This section is from the book "The Law Of Real Property and Other Interests In Land", by Herbert Thorn Dike Tiffany. Also available from Amazon: A Treatise on the Modern Law of Real Property and Other Interests in Land .
After assignment of dower, the widow's seisin is regarded as relating back to the time of the husband's death, so that the heir, even though he entered before assignment, is not considered to have been seised of that part of the land whereof the widow is endowed.53 The widow has an estate for life in the property assigned for dower, with all the rights, and subject to the liabilities, of any-other life tenant.54 She may accordingly convey or encumber her estate.55 She is bound to pay taxes on the land assigned to her for dower,56 to keep down the interest on incumbrances,57 and to contribute her proportion towards the payment of the principal.58 She
53. Litt. Sec. 387; Co. Litt. 239a; Park, Dower, 340; 1 Cruise Dig. tit. 6, c. 3, Sec. 21; 4 Kent, Comm. 62, 69; Powell v. Monson & Brimfield Mfg. Co., 3 Mason, 347. Fed. Cas. No. 11,356; Conant v. Little, 1 Pick. (Mass.) 189; Radley v. Radley, 78 N. J. Eq. 170, 78 Atl. 194; Lawrence v. Miller, 2 N. Y. 245; Norwood v. Morrow, 20 N. C. 447.
The effect of this principle in depriving the heir's widow of dower in land assigned to the ancestor's widow has been previously referred to. See Sec. 217. note 41. It also had important effects at common law upon the descent of the land assigned to the widow. Park, Dower, 343. But though the widow was considered to be in by her husband of the lands assigned to her, she was regarded as holding in tenure of the heir. See Park, Dower, 340. 344.
54. 2 Scribner, Dower, (2d Ed) 781 et seq.; Whyte v. Nashville, 2 Swan (Tenn.) 364; Mc
Mahon v. Gray 150 Mass. 289; Kunselman v. Stine, 183 Pa. St. 1; Peyton v. Jeffries, 50 111. 143.
55. Summers v. Babb, 13 111. 483; Kunselman v. Stine, 183 Pa. St. 1. See Lawrence v Brown. 5 N. Y. 394; Serry v. Curry 26 Neb. 353.
56. Stetson v. Day, 51 Me. 434; Durkee v. Felton, 44 Wis. 467; Austell v. Swann, 74 Ga. 278; Linden v. Graham, 34 Barb. (N. Y.) 316; Jones v. Hunt, 40 N. J. Eq. 660. 57. Hodges v. Phinney, 106 Mich. 537; House v. House, 10 Paige (N. Y.) 158.
If the land is condemned after the husband's death and assignment of dower, the widow is entitled to compensation, as any other owner of a life interest. Todemier v. Aspinwall, 43 111. 401.
In re William & Anthony Streets, 19 Wend. (N. Y.) 678; Borough of York v. Welsh, 117 Pa. St. 174. 58. Jones v. Gilbert, 135 111. 27,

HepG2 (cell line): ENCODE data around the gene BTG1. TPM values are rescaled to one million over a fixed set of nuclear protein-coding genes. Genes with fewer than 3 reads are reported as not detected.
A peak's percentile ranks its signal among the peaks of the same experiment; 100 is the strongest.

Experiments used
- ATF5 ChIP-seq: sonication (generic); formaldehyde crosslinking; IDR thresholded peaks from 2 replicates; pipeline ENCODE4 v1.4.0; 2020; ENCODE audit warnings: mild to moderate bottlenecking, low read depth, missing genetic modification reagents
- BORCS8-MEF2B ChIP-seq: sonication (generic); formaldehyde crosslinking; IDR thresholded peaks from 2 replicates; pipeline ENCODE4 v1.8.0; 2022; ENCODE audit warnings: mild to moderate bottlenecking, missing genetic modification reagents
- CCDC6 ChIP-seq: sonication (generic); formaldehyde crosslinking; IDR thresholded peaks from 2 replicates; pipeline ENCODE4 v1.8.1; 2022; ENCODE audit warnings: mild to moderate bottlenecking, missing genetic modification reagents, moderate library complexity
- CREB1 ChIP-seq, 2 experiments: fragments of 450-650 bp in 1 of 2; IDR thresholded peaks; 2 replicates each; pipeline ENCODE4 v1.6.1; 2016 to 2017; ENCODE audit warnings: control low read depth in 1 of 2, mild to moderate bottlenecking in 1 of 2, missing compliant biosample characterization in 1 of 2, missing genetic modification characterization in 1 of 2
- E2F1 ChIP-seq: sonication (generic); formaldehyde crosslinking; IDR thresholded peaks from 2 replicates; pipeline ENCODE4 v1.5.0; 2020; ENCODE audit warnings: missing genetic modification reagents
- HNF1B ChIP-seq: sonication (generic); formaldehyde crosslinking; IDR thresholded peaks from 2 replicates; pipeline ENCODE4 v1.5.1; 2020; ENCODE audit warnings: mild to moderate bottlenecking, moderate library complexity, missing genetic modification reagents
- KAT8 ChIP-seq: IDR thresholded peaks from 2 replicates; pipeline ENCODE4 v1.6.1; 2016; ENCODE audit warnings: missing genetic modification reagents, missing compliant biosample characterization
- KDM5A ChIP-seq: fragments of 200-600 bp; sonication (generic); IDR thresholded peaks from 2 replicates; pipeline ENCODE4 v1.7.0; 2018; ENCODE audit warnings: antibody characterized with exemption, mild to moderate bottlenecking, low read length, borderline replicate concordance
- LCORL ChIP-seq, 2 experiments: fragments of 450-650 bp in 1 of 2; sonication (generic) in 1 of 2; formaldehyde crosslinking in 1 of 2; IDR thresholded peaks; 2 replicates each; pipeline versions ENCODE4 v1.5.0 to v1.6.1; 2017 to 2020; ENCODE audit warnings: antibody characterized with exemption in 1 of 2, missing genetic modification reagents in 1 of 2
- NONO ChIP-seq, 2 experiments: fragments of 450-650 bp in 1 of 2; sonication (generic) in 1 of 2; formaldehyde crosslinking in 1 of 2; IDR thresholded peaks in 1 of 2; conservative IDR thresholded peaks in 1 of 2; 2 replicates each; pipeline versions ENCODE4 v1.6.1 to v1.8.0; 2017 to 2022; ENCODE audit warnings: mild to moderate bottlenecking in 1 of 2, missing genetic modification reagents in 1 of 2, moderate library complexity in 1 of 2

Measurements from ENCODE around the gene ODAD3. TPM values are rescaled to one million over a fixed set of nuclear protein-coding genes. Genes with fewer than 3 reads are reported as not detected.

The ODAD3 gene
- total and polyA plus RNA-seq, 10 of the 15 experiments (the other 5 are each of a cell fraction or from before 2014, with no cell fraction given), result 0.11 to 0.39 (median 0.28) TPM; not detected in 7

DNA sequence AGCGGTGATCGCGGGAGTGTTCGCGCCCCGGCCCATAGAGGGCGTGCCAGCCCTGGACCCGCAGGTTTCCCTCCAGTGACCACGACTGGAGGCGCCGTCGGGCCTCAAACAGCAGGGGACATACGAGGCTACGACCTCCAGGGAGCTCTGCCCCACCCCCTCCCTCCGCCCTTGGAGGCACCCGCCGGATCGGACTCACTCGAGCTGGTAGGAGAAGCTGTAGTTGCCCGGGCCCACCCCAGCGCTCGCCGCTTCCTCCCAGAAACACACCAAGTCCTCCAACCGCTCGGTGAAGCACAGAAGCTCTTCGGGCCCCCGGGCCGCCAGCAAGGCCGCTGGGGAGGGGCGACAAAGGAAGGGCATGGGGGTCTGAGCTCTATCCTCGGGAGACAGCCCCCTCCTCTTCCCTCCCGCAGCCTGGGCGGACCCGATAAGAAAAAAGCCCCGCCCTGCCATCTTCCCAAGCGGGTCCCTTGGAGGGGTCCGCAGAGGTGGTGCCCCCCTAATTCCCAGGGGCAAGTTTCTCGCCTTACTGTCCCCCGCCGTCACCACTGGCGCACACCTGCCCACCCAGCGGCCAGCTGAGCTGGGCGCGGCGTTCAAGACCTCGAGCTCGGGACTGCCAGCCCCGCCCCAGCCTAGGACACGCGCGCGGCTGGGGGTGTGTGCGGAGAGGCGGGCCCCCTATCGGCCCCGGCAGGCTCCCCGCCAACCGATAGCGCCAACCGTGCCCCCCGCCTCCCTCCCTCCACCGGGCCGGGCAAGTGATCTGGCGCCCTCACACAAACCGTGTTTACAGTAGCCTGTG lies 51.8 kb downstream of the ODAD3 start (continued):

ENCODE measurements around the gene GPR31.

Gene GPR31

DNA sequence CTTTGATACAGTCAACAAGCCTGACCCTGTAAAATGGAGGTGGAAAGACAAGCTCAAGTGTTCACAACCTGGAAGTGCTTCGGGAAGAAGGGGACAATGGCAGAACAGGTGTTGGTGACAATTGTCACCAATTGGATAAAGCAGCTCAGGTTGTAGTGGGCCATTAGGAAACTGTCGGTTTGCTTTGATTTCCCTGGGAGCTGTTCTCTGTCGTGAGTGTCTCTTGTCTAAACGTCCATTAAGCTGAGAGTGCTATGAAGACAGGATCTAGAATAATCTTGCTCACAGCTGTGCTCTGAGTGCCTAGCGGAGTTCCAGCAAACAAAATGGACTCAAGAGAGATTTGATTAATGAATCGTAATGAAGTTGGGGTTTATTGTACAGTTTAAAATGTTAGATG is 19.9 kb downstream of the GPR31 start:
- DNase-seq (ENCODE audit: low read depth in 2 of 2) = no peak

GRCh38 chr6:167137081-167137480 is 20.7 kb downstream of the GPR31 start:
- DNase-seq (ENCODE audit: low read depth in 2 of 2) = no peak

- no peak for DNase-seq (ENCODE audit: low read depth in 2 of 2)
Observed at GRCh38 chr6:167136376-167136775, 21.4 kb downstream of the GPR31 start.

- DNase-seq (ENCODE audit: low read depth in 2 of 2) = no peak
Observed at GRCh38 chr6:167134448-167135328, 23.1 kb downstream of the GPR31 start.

25 N. E. 566; Hodges v. Phinney, 106 Mich. 537, 64 N. W. 477; Smith is likewise liable for the commission of waste.59 The widow is entitled to the crops growing on the land assigned to her at the time of the assignment,60 and her personal representatives are, by force of the Statute of Merton,61 or similar state statutes,62 entitled to those growing at the time of her death.
In the ordinary case, the widow becoming owner in severalty of the portion of the land assigned to her as dower, the owners of the balance of decedent's land cannot demand partition against her.62a But if dower is assigned to the widow of one who had an undivided interest, her interest is undivided, and the other co-tenants may, under some statutes, demand partition as against her.62b v Stephens, 164 Mo. 415, 64 S. W. 260; Swain v. Perrine, 5 Johns. Ch. (N. Y.) 482, 9 Am. Dec. 318; House v. House, 10 Paige (N. Y.) 158. As to the method of ascertaining her due proportion, see ante Sec. 33.
59. Nashville Lumber Co. v. Barefleld, 93, Ark. 353, 20 Ann. Cas. 968, 124 S. W. 758; Calvert v. Rice, 91 Ky. 533, 34 Am. St. Rep. 240, 16 S. W. 351; Ccok v. Cook, 11 Gray (Mass.) 123; Johnson v. Perley, 2 N. H. 56, 9 Am. Dec. 35; King v. Miller, 99 N. C. 583, 6 S. E. 660; Owen v. Hyde, 6 Yerg. (Tenn.) 334, 27 Am. Dec. 467; Lunn v. Oslin, 96 Tenn. 28, 31 S. W. 561; Willey v. Larawa/, 64 Vt. 559, 25 Atl. 436; Crouch v. Puryear, 1 Rand. (Va.) 258, 10 Am. Dec. 528. For statutes to this effect, see 1 Stimson's Am. St. Law, Sec. 3231.
In some states, the commission of waste by the widow is by statute made ground for forfeiture of her dower estate, and in others for the recovery of damages only, See Sharswood & B. Lead. Cas Real Prop. 407; 1 Stimson's Am. St. Law, Sec. 3231 (B), (C).
60. 2 Scribner, Dower (2d Ed.) 778; Ralston v. Ralston, 3 G. Greene (Iowa) 533; Parker v. Parker, 17 Pick. (Mass.) 236; Kaln v. Fisher, 6 N Y. 597; Vaughn v. Vaughn, 88 Tenn. 742, 13 S. W. 1089.
61. 20 Hen. III. c. 2 (A. D. 1237); Park, Dower, 355.
62. See 1 Stimson's Am. St. Law Sec. 3233; 2 Scribner, Dower, 780. But she has no right to the crops sown by her when her estate is terminated by her consent to a sale of the land free of dower. Talbot v. Hill, 68 111. 106.
62a. Clark v. Richardson, 32 Iowa, 309; Wood v. Bryant, 68 Miss. 198, 8 So. 518; Radley v. Radley, 78 N. J. Eq. 170, 78 Atl. 194.
62b. See McQueen v. Turner, 91 Ala. 273, 8 So. 863; Johnson v. Olmstead, 49 Conn. 509; HatterOn the termination of her dower estate by her death, the person who has the reversion upon the dower estate, whether he be the husband's heir or devisee, or a grantee of the land, is entitled to immediate possession.63